At first glance it looks like a travel poster for Albania. But the ambiguous image of emotional embrace unveiled in full-page ads last week is in fact the herald of the most mysterious movie of the holiday season -- Warren Beatty's $33.5-million epic of revolution and love titled simply "Reds."

"Reds" is the Dr. Zhivago-scale love story of John Reed, an American journalist who covered the Russian Revolution and wound up joining it, and his ambitious and free-spirited wife, Louise Bryant. The finished film is three hours and 19 minutes long, and has been the pet project of Beatty's for more than 10 years. His co-star is Diane Keaton and the cast includes Jack Nicholson, Gene Hackman, Maureen Stapleton and Jerzy Kosinski.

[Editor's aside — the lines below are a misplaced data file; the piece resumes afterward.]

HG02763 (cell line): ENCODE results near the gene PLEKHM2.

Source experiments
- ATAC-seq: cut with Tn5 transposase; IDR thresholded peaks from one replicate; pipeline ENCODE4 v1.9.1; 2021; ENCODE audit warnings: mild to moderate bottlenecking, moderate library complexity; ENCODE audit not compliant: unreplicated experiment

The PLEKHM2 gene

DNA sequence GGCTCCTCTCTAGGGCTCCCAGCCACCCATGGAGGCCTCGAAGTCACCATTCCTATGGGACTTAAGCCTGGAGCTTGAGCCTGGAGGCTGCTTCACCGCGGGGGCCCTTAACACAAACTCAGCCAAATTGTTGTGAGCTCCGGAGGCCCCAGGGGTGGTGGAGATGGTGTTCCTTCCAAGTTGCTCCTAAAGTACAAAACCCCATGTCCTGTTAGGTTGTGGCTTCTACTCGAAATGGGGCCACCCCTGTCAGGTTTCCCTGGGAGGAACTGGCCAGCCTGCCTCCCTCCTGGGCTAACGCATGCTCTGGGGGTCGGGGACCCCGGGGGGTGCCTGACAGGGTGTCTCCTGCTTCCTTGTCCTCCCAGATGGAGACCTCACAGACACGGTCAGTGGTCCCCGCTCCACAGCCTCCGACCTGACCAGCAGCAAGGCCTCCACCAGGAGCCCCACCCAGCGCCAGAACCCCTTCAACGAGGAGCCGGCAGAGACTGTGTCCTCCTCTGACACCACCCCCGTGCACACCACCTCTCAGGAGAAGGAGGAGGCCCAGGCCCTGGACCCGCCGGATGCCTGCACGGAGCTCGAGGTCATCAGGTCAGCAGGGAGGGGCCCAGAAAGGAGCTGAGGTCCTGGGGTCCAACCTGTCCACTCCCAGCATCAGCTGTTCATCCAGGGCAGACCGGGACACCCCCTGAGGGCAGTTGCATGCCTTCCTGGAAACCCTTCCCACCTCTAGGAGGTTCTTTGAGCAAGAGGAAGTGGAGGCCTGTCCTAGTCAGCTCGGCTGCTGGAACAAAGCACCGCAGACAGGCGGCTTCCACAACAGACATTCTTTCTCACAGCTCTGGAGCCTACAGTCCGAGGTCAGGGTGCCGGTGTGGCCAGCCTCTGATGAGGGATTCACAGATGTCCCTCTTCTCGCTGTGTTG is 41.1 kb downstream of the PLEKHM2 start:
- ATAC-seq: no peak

It opens Friday in 400 theaters around the country, including Washington, and in another 450 theaters by mid-month. To make a profit, it will have to be what is called "a genuine movie-going experience" -- yet most critics have not yet written a word, there has been virtually no advance publicity, and exhibitors first saw it only last week.

The best kept secret in Hollywood today is why is "Reds" the best kept secret in Hollywood today?

"I just don't know if I can talk about it," said Gordon Weaver, the marketing hotshot at Paramount Pictures who led that studio's year-long trumpeting of "King Kong" in 1976 and dreamed up the "Warren with wings" ad image for Beatty's last picture, "Heaven Can Wait."

"Can I make a phone call and call you back?" Weaver said. Weaver's job is to get people talking about Paramount's movies. He called back to say "our policy is going to be to not talk about the marketing of 'Reds.' "